{{waterAvailable.rainfall }}
    rainfall Rainfall Total {{waterAvailable.rainfall}}
    Runoff total:
    {{waterAvailable.runoff }}
    runoff Runoff to sea {{waterAvailable.runoff}}

    The table above shows the average amount of rainfall the water management zone receives each year and how much of that flows out to sea. These are approximate figures only.

  • Water consents: How much water is consented and used?

    Surface water available to consent

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    Consented water in this surface water zone

    Use the tables below to look at how much water is available compared with how much is actually consented within this water management zone. Click the plus to expand subzones where available

    Comparing consents and use
    Amount available to consent In this surface water management zone:
    {{}} {{}}
    available to consent
    Amount consented
    measured and non measured
    Amount used (measured)
    Amount Units Consented or used as a percentage of available
    Total available to consent {{}} {{}} {{}}
    Total consented {{}} {{}} {{}} {{}}
    Total consented and measured {{}} {{}} {{}} {{}}
    Total measured amount used {{}} {{}} {{}}
    Total measured volume used {{}} {{}}

    The table above shows the amount of water that is available for use compared to the amount that has been consented. The ‘Total Consented’ and ‘Total Consented and Measured’ fields are based on percentages of the ‘Total available to Consent’ field. If this field is not populated no data will be displayed. Some consents require actual use to be monitored and this is presented as 'Total measured volume Used' where available.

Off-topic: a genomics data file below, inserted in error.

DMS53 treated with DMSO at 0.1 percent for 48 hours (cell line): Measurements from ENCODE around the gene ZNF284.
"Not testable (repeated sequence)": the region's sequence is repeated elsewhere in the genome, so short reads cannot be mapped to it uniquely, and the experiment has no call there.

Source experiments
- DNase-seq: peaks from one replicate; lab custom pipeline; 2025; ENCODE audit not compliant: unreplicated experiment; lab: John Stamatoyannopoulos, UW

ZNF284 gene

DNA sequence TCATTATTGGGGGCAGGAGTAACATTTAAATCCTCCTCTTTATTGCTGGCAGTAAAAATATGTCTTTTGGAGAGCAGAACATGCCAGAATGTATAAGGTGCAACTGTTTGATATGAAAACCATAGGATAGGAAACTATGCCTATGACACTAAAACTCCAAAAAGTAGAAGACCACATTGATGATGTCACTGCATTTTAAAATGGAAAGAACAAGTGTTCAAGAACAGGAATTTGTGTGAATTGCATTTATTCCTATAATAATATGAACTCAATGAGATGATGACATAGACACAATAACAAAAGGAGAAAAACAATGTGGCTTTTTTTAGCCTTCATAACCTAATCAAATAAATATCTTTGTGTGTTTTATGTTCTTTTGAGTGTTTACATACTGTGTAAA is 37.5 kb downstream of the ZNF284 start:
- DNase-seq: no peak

Water consents in this zone are combined and displayed in the Omaka river and Taylor groundwater zones.

  • Water consents: How is consented water used?

    Consents by use in this surface water zone

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    Consented water

    Overall annual volume for {{waterAvailable.year}}
    Relative breakdown
    Activity Percentage of total consented Total volume Number of consents
    {{item.displayText}} {{item.displayText}} - - No data available {{item.breakdownPercentage}}% {{item.totalVolume}} m3 {{item.numberOfConsents}}
    Total {{}}% {{}} m3 {{}}

    The above table shows the proportion of water consented for irrigation, industrial, stock, town supply and other. It excludes hydro electricity. In this region/management zone {{hydroUsage.totalVolume}} m3/year is consented for hydro-electricity and makes up {{hydroUsage.percentageConsented}}% of the total water volume consented for this region/management zone

    It excludes stock water as the taking of stock water in Marlborough is a permitted activity and a resource consent is not required or issued for this activity.

    Water use in this zone combined and displayed in the Omaka river and Taylor groundwater zones.

    The town supply activity total includes council operated schemes in both urban and rural settings as well as private communal rural schemes.


Monitored sites in this Zone